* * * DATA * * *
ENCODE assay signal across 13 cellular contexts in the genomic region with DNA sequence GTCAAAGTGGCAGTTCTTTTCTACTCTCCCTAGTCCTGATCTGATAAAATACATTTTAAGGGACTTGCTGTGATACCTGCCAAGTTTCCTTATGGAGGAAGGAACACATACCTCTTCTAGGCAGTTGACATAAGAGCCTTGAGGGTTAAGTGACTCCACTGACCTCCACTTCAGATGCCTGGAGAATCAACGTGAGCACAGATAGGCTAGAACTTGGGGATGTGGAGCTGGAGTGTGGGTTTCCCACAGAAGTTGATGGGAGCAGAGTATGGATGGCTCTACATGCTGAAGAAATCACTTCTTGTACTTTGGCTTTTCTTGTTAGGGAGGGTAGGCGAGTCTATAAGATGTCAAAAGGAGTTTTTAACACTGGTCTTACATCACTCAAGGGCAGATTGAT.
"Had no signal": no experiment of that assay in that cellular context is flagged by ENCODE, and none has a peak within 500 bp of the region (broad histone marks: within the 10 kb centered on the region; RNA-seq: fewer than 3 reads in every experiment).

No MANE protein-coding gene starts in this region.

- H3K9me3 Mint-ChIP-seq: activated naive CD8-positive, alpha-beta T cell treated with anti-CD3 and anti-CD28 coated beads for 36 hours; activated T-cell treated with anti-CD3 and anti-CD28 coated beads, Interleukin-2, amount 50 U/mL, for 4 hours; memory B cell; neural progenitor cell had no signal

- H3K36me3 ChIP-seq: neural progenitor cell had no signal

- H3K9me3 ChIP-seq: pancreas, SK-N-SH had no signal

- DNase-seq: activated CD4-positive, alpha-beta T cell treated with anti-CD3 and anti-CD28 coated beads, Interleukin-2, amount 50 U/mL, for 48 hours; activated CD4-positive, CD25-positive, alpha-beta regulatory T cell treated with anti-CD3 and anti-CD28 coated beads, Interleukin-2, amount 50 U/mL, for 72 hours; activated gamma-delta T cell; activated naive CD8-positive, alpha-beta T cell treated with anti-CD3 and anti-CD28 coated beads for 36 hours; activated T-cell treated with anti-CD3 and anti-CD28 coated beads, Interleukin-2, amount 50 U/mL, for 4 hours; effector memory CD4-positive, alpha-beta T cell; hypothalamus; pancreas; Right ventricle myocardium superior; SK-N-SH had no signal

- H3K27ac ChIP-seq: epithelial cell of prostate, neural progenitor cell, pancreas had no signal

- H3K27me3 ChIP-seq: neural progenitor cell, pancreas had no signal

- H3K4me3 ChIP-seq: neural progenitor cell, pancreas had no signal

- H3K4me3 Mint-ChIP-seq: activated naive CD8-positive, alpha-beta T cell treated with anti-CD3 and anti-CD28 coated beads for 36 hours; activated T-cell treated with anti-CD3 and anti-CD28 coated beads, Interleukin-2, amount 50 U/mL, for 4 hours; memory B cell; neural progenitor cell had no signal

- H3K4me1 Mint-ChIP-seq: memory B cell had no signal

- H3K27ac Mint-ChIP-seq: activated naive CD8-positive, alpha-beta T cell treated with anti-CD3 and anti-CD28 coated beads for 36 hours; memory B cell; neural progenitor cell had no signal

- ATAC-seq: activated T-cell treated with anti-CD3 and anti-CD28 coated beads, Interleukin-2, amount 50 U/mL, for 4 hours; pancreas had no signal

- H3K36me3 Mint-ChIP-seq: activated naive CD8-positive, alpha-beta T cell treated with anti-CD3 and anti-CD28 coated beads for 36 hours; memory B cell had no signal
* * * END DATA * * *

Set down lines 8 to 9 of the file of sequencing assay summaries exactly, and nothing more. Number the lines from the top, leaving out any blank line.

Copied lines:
- H3K27ac ChIP-seq: epithelial cell of prostate, neural progenitor cell, pancreas had no signal

- H3K27me3 ChIP-seq: neural progenitor cell, pancreas had no signal